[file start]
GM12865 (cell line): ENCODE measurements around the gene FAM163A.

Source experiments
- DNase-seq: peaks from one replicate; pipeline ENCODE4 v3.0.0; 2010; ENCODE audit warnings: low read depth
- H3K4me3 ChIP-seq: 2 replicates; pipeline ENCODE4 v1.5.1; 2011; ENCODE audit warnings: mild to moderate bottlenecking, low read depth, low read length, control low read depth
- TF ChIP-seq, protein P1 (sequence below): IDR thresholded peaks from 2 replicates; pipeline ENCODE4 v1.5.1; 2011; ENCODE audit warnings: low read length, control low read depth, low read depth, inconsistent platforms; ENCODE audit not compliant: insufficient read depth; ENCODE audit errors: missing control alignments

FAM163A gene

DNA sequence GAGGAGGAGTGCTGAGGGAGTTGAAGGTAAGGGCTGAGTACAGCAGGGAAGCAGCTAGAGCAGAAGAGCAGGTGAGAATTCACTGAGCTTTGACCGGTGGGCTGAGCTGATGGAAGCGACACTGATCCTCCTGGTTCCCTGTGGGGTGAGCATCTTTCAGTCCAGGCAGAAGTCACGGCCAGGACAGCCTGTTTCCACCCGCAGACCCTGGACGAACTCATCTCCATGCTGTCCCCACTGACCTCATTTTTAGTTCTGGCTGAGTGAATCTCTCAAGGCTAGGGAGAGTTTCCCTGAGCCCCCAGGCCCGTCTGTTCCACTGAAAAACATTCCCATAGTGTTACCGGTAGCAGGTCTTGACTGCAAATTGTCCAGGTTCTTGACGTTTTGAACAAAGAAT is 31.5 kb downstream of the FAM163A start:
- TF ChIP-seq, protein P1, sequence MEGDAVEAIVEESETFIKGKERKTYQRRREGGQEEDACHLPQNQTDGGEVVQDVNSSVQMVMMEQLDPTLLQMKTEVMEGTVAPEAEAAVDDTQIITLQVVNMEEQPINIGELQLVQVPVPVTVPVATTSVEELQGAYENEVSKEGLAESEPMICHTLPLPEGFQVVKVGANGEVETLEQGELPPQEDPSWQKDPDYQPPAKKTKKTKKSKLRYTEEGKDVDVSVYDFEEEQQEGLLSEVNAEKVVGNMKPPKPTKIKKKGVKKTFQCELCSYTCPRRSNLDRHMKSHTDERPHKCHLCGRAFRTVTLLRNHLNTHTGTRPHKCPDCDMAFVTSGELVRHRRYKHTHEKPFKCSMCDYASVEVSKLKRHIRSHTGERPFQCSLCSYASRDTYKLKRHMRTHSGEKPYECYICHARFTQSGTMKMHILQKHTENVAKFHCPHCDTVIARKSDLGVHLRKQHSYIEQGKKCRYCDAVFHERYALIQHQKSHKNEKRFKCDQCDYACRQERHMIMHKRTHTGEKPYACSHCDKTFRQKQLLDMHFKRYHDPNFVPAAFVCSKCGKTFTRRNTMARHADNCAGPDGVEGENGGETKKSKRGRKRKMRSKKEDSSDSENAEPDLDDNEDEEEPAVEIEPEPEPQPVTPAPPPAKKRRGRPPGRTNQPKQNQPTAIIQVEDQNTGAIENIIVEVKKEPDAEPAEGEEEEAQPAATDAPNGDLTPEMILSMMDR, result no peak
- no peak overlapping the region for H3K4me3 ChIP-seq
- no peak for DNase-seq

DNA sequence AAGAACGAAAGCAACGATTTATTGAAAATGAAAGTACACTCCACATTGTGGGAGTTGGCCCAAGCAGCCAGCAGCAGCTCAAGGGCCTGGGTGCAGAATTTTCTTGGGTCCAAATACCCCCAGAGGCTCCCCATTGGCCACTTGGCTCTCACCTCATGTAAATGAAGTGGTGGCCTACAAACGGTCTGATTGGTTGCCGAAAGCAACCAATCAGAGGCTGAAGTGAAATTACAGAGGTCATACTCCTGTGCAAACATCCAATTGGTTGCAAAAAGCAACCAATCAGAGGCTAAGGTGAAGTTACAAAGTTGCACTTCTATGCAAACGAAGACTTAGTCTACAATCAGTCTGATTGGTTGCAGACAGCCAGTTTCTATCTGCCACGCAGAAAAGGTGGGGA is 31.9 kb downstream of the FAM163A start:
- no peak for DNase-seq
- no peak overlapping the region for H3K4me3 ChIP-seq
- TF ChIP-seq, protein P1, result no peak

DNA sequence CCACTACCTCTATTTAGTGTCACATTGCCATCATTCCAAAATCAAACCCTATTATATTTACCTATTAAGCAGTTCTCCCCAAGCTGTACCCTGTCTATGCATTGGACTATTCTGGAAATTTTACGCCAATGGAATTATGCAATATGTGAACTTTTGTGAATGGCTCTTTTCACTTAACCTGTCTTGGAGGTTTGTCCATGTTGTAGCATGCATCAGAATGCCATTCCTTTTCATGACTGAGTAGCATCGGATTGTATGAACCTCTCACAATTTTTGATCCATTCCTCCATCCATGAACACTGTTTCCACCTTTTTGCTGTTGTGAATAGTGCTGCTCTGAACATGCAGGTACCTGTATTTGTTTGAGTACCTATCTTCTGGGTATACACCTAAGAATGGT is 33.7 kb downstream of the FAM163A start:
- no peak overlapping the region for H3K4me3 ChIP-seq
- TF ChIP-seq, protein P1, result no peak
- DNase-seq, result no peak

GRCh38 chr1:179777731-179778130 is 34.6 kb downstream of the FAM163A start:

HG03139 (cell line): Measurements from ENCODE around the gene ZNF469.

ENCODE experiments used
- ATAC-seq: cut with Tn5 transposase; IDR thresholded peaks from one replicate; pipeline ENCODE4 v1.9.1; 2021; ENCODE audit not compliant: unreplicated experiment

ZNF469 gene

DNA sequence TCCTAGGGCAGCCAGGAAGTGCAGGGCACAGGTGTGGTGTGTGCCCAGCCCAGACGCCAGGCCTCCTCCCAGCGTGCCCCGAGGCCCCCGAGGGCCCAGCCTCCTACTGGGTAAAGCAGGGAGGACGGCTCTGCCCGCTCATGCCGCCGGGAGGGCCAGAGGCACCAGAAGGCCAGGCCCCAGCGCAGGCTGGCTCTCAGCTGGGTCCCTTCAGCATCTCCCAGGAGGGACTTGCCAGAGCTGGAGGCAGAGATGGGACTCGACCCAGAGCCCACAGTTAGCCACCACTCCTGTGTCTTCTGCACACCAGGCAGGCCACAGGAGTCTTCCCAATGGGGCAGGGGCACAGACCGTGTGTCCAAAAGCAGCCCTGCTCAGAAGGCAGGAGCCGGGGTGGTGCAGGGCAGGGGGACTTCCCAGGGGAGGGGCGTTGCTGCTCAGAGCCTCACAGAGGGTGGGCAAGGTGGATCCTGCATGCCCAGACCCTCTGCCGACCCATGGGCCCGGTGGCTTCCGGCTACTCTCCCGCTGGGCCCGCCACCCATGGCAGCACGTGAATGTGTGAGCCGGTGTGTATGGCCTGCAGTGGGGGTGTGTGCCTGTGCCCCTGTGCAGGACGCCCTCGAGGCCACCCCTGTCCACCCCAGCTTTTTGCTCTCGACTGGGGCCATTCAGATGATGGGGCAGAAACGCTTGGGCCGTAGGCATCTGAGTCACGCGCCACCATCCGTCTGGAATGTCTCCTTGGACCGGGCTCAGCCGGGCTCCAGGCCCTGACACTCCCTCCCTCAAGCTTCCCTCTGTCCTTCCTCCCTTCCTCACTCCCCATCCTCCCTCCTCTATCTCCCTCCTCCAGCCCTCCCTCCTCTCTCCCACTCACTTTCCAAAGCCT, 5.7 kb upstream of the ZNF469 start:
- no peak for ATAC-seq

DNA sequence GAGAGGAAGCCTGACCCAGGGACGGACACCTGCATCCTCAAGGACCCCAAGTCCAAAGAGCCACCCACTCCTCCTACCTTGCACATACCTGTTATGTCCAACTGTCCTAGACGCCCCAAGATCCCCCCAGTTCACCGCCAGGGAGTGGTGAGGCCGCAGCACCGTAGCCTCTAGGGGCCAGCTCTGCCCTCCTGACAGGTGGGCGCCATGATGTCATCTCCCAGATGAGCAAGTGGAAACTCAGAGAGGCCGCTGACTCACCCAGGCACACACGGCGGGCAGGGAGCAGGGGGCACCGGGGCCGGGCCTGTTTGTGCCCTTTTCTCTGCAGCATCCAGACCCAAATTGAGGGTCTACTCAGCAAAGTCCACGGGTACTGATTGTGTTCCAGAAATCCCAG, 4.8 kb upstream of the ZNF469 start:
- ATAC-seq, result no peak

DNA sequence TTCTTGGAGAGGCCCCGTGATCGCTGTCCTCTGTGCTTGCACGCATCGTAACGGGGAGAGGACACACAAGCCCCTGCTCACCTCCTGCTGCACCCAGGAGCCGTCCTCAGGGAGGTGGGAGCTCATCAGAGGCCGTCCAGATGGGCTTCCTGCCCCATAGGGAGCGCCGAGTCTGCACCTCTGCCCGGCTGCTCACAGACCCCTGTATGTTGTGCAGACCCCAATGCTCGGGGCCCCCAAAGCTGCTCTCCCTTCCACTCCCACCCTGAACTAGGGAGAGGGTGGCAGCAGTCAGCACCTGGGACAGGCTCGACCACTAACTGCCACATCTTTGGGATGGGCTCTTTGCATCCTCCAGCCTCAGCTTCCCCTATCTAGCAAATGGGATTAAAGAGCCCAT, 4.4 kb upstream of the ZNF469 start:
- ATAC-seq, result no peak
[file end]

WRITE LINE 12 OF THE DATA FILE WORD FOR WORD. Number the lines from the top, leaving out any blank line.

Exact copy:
- no peak for DNase-seq